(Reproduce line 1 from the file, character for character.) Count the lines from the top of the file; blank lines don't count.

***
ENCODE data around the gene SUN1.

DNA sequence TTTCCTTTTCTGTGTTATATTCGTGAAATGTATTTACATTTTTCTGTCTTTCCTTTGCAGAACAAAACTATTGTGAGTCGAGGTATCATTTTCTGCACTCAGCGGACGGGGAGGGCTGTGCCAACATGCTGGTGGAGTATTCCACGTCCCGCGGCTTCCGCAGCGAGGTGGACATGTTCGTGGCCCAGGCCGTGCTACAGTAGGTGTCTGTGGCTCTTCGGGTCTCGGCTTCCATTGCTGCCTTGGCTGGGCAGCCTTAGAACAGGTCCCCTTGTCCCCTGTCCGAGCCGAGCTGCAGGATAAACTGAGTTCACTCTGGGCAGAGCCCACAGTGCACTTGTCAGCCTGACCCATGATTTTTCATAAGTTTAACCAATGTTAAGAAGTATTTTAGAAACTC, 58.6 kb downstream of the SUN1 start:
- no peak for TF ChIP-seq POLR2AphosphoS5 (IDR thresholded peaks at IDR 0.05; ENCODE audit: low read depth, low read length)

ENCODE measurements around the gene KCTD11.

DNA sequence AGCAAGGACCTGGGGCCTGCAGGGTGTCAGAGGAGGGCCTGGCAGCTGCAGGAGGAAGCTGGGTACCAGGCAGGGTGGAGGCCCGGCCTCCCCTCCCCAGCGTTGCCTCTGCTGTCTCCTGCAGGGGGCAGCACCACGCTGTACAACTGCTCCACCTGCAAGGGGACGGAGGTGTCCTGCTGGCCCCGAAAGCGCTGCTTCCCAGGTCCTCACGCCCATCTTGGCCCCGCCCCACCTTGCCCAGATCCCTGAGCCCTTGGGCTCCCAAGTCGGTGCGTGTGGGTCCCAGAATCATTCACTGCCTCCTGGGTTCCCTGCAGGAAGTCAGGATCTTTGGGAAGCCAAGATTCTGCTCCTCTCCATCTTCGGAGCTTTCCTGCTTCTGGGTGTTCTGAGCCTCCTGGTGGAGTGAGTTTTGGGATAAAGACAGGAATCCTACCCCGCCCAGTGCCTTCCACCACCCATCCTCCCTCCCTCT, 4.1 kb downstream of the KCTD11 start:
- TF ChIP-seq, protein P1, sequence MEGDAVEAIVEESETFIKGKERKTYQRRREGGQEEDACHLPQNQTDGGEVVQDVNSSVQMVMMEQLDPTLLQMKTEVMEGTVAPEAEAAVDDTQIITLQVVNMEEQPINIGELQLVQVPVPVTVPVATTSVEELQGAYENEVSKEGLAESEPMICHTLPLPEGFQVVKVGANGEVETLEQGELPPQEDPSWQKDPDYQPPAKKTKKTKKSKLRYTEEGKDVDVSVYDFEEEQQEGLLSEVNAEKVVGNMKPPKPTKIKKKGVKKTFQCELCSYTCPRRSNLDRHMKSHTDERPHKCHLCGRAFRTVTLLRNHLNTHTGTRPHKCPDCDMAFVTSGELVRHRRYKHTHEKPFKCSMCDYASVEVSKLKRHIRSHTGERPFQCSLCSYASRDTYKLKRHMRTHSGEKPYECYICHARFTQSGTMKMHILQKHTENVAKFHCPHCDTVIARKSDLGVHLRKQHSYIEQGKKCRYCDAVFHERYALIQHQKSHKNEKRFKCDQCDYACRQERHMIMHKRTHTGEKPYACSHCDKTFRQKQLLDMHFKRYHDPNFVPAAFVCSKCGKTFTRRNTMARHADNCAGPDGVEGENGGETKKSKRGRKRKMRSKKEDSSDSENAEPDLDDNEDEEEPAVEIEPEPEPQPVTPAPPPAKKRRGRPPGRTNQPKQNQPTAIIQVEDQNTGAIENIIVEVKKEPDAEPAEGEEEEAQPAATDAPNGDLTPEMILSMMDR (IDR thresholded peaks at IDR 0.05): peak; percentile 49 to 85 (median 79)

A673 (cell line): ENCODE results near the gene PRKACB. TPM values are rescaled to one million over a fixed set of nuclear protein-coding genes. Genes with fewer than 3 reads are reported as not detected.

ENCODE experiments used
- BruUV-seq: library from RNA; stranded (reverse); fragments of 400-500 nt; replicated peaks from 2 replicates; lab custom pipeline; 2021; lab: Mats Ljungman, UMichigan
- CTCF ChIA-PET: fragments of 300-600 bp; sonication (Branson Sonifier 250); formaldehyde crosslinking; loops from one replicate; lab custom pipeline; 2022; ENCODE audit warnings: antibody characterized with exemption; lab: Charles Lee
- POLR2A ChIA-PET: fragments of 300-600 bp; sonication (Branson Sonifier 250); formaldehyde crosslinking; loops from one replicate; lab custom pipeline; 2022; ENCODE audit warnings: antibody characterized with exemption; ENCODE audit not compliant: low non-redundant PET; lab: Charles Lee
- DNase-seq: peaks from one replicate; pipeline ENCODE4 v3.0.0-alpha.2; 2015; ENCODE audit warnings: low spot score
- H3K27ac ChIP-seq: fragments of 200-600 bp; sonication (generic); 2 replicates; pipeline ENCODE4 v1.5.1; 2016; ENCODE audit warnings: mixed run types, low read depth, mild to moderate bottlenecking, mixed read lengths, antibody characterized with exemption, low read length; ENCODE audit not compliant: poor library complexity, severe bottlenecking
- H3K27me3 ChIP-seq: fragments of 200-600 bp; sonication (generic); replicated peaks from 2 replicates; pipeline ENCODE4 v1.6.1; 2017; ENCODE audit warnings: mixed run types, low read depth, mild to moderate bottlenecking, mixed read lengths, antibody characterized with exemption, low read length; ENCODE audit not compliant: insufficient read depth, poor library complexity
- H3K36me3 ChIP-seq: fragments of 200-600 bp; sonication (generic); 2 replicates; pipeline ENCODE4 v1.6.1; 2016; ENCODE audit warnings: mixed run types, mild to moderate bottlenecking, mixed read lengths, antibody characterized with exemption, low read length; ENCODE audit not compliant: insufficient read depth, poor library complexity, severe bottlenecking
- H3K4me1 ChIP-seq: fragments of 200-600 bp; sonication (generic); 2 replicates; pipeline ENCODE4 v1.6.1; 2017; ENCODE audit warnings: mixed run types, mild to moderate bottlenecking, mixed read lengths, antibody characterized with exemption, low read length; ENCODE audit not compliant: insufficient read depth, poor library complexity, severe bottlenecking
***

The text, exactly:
ENCODE data around the gene SUN1.